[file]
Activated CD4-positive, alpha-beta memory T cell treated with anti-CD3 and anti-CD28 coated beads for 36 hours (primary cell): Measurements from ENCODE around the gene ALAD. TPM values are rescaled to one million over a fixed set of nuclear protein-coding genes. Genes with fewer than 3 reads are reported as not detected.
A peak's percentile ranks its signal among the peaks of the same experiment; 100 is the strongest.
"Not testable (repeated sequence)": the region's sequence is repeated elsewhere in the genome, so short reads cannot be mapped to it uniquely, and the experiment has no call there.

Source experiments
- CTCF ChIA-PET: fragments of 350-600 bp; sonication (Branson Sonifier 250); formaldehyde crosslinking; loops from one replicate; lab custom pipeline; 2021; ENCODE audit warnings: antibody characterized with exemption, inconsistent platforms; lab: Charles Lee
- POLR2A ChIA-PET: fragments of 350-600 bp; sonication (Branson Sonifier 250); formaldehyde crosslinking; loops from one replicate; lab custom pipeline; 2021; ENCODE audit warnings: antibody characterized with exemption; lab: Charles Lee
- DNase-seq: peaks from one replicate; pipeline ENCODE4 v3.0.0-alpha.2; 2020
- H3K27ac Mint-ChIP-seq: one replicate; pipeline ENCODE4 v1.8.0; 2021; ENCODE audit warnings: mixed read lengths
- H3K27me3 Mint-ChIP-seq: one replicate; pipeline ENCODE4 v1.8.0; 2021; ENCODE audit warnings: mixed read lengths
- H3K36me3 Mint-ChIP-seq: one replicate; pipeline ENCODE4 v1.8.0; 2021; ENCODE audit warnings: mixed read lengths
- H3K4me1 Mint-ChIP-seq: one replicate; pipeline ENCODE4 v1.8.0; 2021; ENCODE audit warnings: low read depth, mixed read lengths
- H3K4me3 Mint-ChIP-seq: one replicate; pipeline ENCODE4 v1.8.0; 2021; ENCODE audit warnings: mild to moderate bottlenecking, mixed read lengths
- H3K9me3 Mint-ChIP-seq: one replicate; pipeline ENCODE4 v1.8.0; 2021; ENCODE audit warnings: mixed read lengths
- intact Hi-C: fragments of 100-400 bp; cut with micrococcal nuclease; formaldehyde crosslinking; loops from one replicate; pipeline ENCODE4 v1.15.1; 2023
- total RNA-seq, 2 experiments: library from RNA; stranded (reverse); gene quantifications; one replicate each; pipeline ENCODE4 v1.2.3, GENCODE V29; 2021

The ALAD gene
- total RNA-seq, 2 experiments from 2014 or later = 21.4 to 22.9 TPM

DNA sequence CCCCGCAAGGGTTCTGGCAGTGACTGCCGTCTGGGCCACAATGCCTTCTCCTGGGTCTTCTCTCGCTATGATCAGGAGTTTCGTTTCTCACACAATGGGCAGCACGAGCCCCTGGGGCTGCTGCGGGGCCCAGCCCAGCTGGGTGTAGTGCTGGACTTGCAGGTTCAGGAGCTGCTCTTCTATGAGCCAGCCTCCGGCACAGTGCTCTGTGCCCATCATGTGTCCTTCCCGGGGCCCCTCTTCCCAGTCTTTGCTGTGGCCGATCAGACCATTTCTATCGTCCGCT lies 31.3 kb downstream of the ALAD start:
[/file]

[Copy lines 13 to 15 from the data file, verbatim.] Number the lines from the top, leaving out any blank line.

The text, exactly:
- H3K9me3 Mint-ChIP-seq: one replicate; pipeline ENCODE4 v1.8.0; 2021; ENCODE audit warnings: mixed read lengths
- intact Hi-C: fragments of 100-400 bp; cut with micrococcal nuclease; formaldehyde crosslinking; loops from one replicate; pipeline ENCODE4 v1.15.1; 2023
- total RNA-seq, 2 experiments: library from RNA; stranded (reverse); gene quantifications; one replicate each; pipeline ENCODE4 v1.2.3, GENCODE V29; 2021